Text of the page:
Corporate Villains: The Innovator
Innovators are villains
What do Netflix, apple, and Uber have in common? Besides the fact that they are all tech companies, they are responsible for some of the most disruptive innovations that we’ve seen in our short lifetime. Netflix shook the way we rented and watched movies, Apple revolutionized the already stunning computer and phone industry, and Uber made sure you’d never struggle for a cab again.
But what if I told you that these companies (or rather, the people that run them) are actually villains? You might call me crazy at first until you looked at the facts.
What makes a villain/innovator?
Disruption. This is the singular quality that both these groups of people have. You can think of a villain as someone who threatens peace. Ranging from human villains like the Joker to cosmic titans like Thanos, all villains desire to shake things up. Innovators want to do the same thing. The only difference is that while innovators want to save humanity, villains want to end it (most of the time).
They are also alike in the way they approach the problem. They both disregard what everyone says and thinks, and just go ahead to do what they want to do. Even if their goal threatens to change reality as we know it. Uber didn’t care that taxi cabs were a cornerstone of the transportation system, and Thanos didn’t care that we will miss the humans he snaps away. They both had their eyes on the goal, and they went for it.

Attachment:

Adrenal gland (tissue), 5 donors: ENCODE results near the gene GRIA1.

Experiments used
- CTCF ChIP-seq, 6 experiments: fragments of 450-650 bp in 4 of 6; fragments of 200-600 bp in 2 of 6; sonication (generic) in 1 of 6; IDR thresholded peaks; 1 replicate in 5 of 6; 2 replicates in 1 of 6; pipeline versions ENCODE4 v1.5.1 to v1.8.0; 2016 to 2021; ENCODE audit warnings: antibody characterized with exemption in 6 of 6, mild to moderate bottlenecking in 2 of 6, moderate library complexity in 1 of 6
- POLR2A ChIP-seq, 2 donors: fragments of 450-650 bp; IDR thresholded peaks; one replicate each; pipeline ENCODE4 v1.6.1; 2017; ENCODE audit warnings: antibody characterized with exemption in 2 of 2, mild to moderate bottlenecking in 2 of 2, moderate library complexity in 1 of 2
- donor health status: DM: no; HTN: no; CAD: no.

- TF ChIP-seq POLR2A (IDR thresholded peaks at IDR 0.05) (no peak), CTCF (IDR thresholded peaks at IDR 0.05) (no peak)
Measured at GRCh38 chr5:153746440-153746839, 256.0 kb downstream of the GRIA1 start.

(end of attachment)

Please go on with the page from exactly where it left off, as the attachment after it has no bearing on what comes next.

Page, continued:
"Should you be okay with the status quo and just say this is how it is, or become the villain"This realization begs the question. Do you try to imitate these ‘evildoers’? Or do you try to become them? The answer to the question is not so simple. However, it revolves around a central idea—the greater good.
While you probably shouldn’t draw lipstick halfway around your face or try and collect as many shiny stones as you can, becoming a villain can be a good thing. Consider that without innovators, we would not have any of the things we have today—cellphones, the internet, or even electricity.
Becoming the personification of innovator and villain might not be such a bad idea after all. You just need to make sure that whatever you do pushes humanity forward. And maybe don’t try to take over the world or assist in an alien take over along the way.
Leave a Reply.